- Rice is so versatile that it can go really well with any dish like sambal, curry, sweet and sour, vegetables, stew and soup.
- It is also popular in numerous Asian dishes to cook rice with coconut milk, garlic, coriander leaves, parsley, ginger, pandan leaves (screwpine leaves) to make plain rice smell very fragrant.
- The quality of the rice grains, the kind of water used and the cooking method determines the quality of cooked rice.
- Cooked rice breeds the pathogenic organism bacillus cereus and can cause food poisoning when eaten. Always keep cooked rice in the fridge for not more than 2 days.
The Different Types Of Rice
- Brown rice
Also known as cargo rice. Hulls are removed and much of the nutrients are retained. The bran layer colors the rice beige when cooked. It is a good source of thiamine, niacin, riboflavin, iron, and calcium. It also contains protein and small amounts of fats.Soak brown rice one day earlier before getting it cooked increases the rice’s nutritional value.Soaking stimulates the early stages of germination, when a tiny sprout, less than a millimeter tall grows from the rice grain.According to Dr. Hiroshi Kayahara, a professor of bioscience and biotechnology at Shinshu University in Nagano, Japan, a new sprout activates dormant enzymes in the brown rice all at once to supply the best nutrition to the growing sprout, in addition sprouted rice contains more fiber, vitamins and minerals than non-germinated rice. He and other Japanese researchers soaked the brown rice in warm water for 22 hours to make it sprout. He noted that soaked brown rice is easier to cook because the hard outer husk has been softened and tastes sweeter.Source : “Soaking brown rice enriches nutritional value” Reuters Health December 18, 2000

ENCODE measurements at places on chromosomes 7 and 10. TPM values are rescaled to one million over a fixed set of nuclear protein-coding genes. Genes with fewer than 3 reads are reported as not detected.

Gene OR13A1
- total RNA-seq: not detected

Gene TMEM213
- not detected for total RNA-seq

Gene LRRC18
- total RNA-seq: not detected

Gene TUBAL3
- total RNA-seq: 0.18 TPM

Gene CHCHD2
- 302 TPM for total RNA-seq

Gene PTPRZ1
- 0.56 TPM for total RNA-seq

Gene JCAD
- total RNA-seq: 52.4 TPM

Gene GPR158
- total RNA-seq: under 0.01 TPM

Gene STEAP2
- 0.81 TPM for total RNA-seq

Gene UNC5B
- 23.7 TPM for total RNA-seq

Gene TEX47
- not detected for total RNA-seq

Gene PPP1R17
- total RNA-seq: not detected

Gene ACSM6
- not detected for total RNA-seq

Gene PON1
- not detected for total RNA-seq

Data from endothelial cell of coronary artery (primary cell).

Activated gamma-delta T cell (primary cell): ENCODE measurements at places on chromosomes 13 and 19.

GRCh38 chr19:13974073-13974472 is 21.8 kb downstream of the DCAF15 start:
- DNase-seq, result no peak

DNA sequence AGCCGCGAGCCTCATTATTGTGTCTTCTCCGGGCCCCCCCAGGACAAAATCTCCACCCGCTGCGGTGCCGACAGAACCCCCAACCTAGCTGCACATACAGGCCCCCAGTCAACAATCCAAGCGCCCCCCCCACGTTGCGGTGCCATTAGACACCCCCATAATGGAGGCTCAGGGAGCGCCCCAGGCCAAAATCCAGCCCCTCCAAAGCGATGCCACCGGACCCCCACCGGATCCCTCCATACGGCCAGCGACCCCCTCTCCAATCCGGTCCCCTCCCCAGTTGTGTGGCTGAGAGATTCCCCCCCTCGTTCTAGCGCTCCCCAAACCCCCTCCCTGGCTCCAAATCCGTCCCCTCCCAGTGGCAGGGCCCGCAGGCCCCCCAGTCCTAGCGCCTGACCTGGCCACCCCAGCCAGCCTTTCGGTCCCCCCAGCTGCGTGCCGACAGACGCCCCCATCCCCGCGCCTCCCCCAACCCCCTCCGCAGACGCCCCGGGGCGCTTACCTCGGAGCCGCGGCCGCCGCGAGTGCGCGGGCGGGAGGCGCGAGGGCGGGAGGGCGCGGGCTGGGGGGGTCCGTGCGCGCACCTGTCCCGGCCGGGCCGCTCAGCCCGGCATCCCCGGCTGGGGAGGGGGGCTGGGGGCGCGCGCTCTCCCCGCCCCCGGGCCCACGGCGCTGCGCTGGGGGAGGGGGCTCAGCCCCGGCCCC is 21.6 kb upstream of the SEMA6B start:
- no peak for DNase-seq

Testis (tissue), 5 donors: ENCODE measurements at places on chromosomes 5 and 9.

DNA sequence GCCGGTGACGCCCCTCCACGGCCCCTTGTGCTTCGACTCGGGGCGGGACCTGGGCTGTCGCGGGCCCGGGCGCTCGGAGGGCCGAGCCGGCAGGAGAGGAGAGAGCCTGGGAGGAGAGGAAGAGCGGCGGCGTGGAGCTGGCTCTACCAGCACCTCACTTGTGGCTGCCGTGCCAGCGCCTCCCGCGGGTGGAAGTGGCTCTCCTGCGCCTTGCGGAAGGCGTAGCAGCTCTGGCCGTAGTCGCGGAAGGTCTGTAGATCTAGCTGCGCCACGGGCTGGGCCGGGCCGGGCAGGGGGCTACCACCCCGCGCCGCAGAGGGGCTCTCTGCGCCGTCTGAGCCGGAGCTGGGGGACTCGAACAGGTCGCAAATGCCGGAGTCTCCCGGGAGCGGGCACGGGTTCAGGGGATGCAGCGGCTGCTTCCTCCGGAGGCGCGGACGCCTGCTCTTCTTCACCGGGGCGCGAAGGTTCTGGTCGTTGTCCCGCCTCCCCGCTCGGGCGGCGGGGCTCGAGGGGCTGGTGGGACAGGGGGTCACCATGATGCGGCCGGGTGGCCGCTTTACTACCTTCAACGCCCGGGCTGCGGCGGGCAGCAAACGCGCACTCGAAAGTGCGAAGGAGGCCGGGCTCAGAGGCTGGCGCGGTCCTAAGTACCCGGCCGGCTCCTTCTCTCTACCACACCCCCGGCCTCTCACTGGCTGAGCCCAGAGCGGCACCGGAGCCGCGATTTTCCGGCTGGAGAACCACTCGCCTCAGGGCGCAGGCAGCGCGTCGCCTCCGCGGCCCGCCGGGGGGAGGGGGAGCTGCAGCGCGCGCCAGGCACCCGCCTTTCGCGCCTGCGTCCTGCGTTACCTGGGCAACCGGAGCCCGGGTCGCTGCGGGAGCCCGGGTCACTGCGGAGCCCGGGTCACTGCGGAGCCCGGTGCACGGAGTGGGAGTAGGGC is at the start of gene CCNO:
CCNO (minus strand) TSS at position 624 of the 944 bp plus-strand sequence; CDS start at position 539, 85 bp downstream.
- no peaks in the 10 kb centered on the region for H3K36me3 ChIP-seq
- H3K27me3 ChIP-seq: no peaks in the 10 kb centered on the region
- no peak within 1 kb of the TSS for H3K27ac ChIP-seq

- White rice
Hull and bran are both removed. Very lacking in nutrients. Cooks faster.
- Parboiled rice
Rice gets steamed under pressure prior to the removal of the hull and bran layers. Thus most of the nutrients are retained.
- Arborio rice
Also commonly known as risotto rice in Italian cooking. Grains are short and have a sticky texture when cooked.
Originally from the foothills of Himalayas, this long grain rice has a fine surface with a nutty flavor. Because of the natural subtle perfume, basmati rice has also been called the “Prince of rice.” A favorite with curries, biryani and pulao. Strands of saffron are added to the cooking water to give rice that golden color and distinctive flavor.Note: Saffron, also called “King of spices” is pretty expensive so turmeric or yellow coloring is used instead, but they will not be able to give the saffron flavor.
- Black rice
A medium-grain unmilled rice with a black bran. The rice becomes deep-dark purple color after cooking. It has a nutty flavor with a whole grain texture.
- Glutinous rice
Also known as sweet rice. It is sticky and commonly used to make rice dumplings, sweets and others.
- Jasmine rice
Also widely known as Thai fragant rice. Cooked grains give off a delicate jasmine scent.
A Spanish dish of saffron-flavored rice combined with a variety of meats and shellfish, along with tomatoes, artichoke hearts, garlic, onions and peas.It is named after a pan called paella which has 2 handles. This pan is wide and shallow. Comes is various sizes from 10 to 52 inches in diameter.The pan is used to cook and serve the dish.
- Red rice
A long-grain unmilled rice with a red bran grown in India. Red rice is also referred to as rice cooked with tomato paste, onion and herbs.Carmargue red rice is an unmilled short-grain rice from Carmargue in France with a brownish-red color and a nutty flavor.
- Wild rice
Also known as Indian rice. Wild rice comes from the seed of an aquatic grass. It has a higher protein and B vitamins content than refined rice. It has a nutty flavor and turns fluffy when cooked. Clean thoroughly before cooking.
- Wild pecan rice/pecan rice
A hybrid that has a chewy and nutty flavor. Contains neither wild rice nor pecans. Carries a cooked fragrance similar to popcorn. Some bran is present because wild pecan rice is only partially milled.
- Instant rice
Rice that is either fully or partially cooked before being dehydrated and then packed. Fast to cook but not good to eat.